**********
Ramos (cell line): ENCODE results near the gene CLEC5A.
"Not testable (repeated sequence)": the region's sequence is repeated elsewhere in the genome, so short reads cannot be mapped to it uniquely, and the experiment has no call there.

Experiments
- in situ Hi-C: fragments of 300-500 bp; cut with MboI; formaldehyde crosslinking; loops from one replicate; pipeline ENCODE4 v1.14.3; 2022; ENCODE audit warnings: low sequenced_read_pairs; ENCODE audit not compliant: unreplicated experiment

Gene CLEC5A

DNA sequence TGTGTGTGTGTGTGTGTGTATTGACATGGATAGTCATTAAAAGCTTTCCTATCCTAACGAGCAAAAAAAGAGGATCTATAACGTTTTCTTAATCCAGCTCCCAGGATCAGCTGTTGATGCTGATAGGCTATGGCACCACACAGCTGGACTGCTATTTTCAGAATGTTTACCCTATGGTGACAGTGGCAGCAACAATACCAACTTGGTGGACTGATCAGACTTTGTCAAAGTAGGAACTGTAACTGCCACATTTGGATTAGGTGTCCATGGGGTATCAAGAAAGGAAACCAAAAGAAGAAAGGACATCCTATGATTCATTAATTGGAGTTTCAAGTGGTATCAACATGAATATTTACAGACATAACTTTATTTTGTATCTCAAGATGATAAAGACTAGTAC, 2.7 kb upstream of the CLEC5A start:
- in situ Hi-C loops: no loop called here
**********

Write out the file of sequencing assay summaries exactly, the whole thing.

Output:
Ramos (cell line): ENCODE results near the gene CLEC5A.
"Not testable (repeated sequence)": the region's sequence is repeated elsewhere in the genome, so short reads cannot be mapped to it uniquely, and the experiment has no call there.

Experiments
- in situ Hi-C: fragments of 300-500 bp; cut with MboI; formaldehyde crosslinking; loops from one replicate; pipeline ENCODE4 v1.14.3; 2022; ENCODE audit warnings: low sequenced_read_pairs; ENCODE audit not compliant: unreplicated experiment

Gene CLEC5A

DNA sequence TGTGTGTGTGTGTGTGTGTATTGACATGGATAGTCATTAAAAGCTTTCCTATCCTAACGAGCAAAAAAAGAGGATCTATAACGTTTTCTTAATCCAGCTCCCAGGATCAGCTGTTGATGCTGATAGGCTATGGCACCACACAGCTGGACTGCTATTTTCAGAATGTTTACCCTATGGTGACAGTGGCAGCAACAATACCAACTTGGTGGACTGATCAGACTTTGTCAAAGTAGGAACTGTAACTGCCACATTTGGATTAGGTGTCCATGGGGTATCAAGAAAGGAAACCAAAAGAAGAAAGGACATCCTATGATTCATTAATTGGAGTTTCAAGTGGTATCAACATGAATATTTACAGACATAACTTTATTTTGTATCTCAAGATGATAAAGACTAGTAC, 2.7 kb upstream of the CLEC5A start:
- in situ Hi-C loops: no loop called here